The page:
November 17, 2016 | Written by: Jen Clark
Share this post:
Welcome to IBM’s IoT weekly round-up – a quick taster of the week’s events in the connected world of the Internet of Things. This week: move over fireworks, Disney’s using a fleet of LED-lit drones for aerial displays; Shakespeare’s airborne sprite Ariel is brought to life in Stratford-upon-Avon with a touch of virtual reality; and Google’s AI wants you to play Pictionary to help it learn. Read on for this week’s stories.
Intel and Disney light up the sky with a 300 drone display
Disney and Intel gave a dazzling aerial holiday show with a display by hundreds of LED-lit drones. The fleet of drones, provided by Intel, moves seamlessly in a dazzling display that would rival even the most spectacular fireworks, painting the sky with huge three-dimensional images that seem to come to life. The drones are called the Shooting Star, and the entire fleet can be operated by a single person.
The Royal Shakespeare Company brings mixed reality to its Tempest
The Royal Shakespeare Company is breathing magic into its production of The Tempest with a little help from virtual reality. Hovering above the stage is a virtual version of Shakespeare’s shape-shifting spirit Ariel – a shimmering blue avatar, whose movements are controlled and whose words are spoken by Mark Quartley, an actor hidden in the wings. Mark wears a sophisticated motion-capture suit that translates his movements to the avatar (known affectionately as ‘Mushy’) in real time.
Google’s AI challenges you to a Quick Draw
Google has developed a series of AI experiments that anyone can use, including a Pictionary-style game. Quick, Draw! challenges players to draw an item of its choosing, using their mouse or touchscreen. Google’s machine learning tries to guess what you are creating, and shouts out its guesses. Through repeated interaction, the AI is gathering data and consolidating its decision-making ability. The idea is that interaction with human users will enable machine learning by feeding it data, which it can then apply to different situations.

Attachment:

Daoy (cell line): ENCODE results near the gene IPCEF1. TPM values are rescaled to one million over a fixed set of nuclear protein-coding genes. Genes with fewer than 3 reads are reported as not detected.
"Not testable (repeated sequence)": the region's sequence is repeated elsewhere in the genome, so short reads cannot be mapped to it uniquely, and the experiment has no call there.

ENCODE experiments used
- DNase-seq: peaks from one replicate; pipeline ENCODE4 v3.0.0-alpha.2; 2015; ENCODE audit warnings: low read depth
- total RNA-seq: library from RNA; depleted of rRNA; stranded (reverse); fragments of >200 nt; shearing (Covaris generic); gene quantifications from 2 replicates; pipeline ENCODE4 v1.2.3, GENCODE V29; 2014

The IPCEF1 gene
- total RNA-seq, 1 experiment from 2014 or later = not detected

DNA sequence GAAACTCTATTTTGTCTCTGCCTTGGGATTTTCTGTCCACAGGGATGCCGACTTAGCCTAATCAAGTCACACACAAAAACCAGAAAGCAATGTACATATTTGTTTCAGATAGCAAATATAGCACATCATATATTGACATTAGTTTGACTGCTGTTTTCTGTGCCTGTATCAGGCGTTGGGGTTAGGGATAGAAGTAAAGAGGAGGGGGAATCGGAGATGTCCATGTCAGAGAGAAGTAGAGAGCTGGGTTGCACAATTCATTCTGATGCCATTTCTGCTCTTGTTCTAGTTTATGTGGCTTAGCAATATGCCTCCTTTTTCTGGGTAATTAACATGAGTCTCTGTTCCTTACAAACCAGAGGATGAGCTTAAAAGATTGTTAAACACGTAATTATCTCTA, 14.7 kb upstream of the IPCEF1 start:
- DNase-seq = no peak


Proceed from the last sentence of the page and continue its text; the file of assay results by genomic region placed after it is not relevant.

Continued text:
Drop off keys securely in a connected lockbox
Dropboxes are a secure spot where people can safely leave or pick up keys for access to property. Popular with realtors the world over, dropboxes are increasingly used by Airbnb-ers to make key hand-offs easier. Toor is giving these secure spots the connected treatment, following a successful Kickstarter campaign, adding Bluetooth and cellular connectivity to dropboxes. Using the company’s app, home owners can schedule pick-ups and leave feedback for guests or potential buyers based on their visit. The Toor will hit the market in the summer, retailing at $149 for the standard version.
Snapchat’s IPO thought to approach $25bn
California-based company Snapchat has filed confidentially with the SEC for an initial public offering (IPO), which could value between $20billion and $25billion, according to confidential sources. The IPO may come as soon as March, and would be one of the biggest offerings in recent years.
Westfield Labs wants to bring digital smarts to retail stores
Westfield Labs, the digital development arm of well-known retail giant Westfield, has a mission to integrate data smarts with the physical shopping experience. The pitch envisages shoppers receiving personalized greetings on entering the shopping mall, along with targeted notifications and deals based on shopping history and personal preferences. They could also receive notifications when something on their digital wish list is nearby.